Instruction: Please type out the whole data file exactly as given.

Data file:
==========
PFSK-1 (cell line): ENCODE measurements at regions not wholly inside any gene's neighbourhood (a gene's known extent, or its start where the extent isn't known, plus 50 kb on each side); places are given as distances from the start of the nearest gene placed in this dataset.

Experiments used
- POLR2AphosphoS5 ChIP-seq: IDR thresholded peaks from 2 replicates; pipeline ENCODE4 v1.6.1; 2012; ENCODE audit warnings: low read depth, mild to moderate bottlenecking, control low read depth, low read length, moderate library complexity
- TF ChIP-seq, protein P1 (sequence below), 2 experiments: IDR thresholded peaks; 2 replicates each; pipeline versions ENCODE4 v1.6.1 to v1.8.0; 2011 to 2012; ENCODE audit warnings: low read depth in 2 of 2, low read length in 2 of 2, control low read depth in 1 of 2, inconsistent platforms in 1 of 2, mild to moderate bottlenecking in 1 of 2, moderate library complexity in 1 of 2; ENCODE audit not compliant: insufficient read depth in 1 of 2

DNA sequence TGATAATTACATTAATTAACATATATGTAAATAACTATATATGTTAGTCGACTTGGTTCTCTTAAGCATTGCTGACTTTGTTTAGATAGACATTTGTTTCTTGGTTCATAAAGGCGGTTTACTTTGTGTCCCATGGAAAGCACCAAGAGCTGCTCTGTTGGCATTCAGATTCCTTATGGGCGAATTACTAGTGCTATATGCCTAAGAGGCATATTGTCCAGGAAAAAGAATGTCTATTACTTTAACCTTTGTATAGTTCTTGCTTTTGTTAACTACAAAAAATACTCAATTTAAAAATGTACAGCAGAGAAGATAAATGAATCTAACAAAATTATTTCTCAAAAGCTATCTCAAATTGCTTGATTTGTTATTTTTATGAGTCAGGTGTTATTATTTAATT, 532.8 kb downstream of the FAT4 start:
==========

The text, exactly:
PFSK-1 (cell line): ENCODE measurements at regions not wholly inside any gene's neighbourhood (a gene's known extent, or its start where the extent isn't known, plus 50 kb on each side); places are given as distances from the start of the nearest gene placed in this dataset.

Experiments used
- POLR2AphosphoS5 ChIP-seq: IDR thresholded peaks from 2 replicates; pipeline ENCODE4 v1.6.1; 2012; ENCODE audit warnings: low read depth, mild to moderate bottlenecking, control low read depth, low read length, moderate library complexity
- TF ChIP-seq, protein P1 (sequence below), 2 experiments: IDR thresholded peaks; 2 replicates each; pipeline versions ENCODE4 v1.6.1 to v1.8.0; 2011 to 2012; ENCODE audit warnings: low read depth in 2 of 2, low read length in 2 of 2, control low read depth in 1 of 2, inconsistent platforms in 1 of 2, mild to moderate bottlenecking in 1 of 2, moderate library complexity in 1 of 2; ENCODE audit not compliant: insufficient read depth in 1 of 2

DNA sequence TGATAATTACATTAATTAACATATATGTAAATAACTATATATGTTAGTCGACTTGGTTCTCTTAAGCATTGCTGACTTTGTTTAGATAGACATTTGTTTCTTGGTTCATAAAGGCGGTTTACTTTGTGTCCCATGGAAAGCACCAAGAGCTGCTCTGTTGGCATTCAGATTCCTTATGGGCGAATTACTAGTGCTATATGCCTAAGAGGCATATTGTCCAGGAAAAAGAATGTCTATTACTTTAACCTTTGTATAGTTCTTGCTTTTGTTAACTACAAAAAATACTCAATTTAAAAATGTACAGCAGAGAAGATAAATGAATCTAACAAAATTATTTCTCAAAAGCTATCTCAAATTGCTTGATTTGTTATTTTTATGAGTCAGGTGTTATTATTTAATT, 532.8 kb downstream of the FAT4 start: